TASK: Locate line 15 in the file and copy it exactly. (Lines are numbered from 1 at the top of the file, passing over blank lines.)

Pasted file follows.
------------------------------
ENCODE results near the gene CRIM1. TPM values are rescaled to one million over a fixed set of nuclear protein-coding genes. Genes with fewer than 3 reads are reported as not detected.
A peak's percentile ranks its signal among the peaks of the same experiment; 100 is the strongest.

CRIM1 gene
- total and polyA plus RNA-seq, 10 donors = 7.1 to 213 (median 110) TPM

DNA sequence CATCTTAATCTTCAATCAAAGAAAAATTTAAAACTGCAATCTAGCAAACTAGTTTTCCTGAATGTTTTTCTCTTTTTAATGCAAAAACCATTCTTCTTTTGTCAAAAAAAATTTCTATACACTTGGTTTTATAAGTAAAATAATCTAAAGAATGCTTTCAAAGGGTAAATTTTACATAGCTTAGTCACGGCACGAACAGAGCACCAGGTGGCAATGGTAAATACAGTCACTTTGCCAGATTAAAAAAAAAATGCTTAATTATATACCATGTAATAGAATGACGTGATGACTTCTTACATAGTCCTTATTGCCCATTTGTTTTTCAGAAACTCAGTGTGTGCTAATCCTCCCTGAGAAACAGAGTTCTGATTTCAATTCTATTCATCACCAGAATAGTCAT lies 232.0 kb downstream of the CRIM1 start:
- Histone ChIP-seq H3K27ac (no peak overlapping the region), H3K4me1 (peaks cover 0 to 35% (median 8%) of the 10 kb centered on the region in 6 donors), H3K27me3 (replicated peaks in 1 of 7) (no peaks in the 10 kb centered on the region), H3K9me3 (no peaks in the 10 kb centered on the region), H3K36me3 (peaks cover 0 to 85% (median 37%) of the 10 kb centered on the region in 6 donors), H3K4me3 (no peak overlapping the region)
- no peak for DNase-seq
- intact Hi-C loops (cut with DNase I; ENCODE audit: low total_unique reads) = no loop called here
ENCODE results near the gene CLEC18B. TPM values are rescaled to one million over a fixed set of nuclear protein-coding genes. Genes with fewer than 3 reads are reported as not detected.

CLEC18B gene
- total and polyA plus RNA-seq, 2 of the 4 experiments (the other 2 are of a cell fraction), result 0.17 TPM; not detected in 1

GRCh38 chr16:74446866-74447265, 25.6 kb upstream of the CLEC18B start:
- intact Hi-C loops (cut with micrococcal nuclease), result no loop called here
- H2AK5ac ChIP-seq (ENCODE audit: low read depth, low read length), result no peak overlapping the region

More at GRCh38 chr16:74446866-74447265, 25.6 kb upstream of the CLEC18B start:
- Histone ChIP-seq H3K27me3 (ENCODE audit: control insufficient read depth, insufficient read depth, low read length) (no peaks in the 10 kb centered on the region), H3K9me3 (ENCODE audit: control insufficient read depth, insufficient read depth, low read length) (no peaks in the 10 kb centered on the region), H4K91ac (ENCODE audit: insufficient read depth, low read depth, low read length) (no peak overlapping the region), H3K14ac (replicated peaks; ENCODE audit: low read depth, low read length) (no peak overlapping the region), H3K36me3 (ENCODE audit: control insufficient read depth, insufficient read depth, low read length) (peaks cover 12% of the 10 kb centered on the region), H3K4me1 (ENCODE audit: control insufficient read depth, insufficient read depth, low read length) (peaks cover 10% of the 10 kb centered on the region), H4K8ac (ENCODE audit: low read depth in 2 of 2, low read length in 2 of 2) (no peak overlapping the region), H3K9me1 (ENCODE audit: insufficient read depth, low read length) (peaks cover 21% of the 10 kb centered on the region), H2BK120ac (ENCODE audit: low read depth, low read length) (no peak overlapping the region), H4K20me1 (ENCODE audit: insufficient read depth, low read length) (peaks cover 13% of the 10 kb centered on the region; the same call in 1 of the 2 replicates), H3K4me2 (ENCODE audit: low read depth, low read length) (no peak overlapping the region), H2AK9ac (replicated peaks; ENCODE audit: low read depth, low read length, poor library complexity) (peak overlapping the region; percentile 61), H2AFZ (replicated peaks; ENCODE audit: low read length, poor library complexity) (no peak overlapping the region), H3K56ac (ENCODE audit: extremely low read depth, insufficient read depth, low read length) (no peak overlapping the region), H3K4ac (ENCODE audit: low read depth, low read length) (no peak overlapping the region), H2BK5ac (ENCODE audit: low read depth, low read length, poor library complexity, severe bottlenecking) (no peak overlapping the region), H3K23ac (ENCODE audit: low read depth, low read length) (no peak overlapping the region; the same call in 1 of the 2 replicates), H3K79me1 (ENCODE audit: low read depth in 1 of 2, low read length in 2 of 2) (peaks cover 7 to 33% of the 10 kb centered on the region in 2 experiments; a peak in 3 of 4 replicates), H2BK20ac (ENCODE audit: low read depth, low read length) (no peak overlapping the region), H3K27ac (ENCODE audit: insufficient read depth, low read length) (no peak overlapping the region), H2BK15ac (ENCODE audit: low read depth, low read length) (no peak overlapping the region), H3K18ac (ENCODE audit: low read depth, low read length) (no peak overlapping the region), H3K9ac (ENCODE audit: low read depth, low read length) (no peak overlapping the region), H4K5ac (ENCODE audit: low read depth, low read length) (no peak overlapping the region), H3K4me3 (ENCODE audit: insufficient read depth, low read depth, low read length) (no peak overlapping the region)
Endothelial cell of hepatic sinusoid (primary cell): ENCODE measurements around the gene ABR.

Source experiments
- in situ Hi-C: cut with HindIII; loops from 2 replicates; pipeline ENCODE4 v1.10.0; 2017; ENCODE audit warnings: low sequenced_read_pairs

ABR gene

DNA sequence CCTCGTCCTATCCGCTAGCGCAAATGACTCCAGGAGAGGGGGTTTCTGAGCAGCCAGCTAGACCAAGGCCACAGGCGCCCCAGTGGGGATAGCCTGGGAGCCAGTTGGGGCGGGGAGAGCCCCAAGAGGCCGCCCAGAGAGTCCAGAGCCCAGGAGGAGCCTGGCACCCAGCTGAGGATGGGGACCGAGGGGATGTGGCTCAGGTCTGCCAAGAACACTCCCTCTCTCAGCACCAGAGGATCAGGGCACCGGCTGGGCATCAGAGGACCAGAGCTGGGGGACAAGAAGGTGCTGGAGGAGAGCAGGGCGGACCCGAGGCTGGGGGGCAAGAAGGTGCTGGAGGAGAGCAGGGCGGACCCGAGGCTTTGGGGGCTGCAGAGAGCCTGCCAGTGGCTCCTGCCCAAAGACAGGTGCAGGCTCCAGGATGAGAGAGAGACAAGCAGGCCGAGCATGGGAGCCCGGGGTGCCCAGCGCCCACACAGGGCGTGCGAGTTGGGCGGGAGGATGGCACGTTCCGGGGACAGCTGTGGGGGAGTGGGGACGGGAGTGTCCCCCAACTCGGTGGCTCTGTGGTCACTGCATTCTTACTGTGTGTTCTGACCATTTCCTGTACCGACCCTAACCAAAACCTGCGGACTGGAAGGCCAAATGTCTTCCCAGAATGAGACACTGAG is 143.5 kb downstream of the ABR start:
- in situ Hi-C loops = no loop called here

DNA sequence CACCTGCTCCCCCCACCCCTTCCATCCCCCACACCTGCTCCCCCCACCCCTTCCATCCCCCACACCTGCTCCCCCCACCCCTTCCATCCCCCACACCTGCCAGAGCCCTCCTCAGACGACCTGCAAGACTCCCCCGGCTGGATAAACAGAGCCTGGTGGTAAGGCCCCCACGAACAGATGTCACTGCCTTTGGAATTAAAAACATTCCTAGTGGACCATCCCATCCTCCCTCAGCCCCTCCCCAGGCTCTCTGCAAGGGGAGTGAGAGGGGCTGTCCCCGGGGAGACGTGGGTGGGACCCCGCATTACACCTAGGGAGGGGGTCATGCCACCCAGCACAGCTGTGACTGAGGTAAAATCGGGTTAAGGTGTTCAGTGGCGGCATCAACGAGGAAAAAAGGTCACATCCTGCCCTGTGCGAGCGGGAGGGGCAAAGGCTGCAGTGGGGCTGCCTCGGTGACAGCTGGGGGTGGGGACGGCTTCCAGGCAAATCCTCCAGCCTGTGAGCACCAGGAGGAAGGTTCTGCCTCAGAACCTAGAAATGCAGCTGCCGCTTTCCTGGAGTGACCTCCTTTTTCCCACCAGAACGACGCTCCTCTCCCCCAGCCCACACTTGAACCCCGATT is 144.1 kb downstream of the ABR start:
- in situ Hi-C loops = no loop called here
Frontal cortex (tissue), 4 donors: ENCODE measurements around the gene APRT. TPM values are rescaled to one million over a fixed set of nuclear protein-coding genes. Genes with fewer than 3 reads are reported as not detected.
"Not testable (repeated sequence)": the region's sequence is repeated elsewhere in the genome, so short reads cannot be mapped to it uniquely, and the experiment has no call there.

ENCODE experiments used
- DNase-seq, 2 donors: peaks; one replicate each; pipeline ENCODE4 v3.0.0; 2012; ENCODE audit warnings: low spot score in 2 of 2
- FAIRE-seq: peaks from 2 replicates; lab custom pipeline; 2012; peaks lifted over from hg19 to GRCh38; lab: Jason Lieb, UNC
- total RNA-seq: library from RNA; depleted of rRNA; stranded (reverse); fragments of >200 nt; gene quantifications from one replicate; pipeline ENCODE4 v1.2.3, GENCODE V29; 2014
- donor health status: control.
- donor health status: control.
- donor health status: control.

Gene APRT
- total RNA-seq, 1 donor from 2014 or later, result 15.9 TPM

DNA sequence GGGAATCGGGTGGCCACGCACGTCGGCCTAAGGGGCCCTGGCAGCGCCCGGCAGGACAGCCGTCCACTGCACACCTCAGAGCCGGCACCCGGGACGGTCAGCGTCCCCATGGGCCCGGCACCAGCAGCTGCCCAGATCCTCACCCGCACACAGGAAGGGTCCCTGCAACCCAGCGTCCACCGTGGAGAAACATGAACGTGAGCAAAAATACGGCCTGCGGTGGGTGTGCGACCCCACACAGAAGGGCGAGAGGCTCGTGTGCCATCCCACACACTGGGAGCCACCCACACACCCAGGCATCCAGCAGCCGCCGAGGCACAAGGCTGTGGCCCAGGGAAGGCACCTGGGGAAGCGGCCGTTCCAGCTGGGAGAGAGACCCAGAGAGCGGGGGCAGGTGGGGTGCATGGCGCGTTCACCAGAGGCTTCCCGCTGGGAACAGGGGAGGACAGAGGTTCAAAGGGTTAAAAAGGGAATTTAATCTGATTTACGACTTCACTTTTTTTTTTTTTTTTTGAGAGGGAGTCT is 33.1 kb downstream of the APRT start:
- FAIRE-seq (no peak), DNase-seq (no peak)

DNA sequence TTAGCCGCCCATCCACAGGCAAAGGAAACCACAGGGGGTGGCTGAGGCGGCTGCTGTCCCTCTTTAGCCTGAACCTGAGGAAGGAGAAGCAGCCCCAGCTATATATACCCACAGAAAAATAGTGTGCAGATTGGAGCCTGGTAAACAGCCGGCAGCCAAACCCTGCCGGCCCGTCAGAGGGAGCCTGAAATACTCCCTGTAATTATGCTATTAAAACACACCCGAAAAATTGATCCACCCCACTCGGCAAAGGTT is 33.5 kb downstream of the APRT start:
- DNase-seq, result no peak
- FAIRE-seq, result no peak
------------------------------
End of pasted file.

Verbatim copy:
More at GRCh38 chr16:74446866-74447265, 25.6 kb upstream of the CLEC18B start: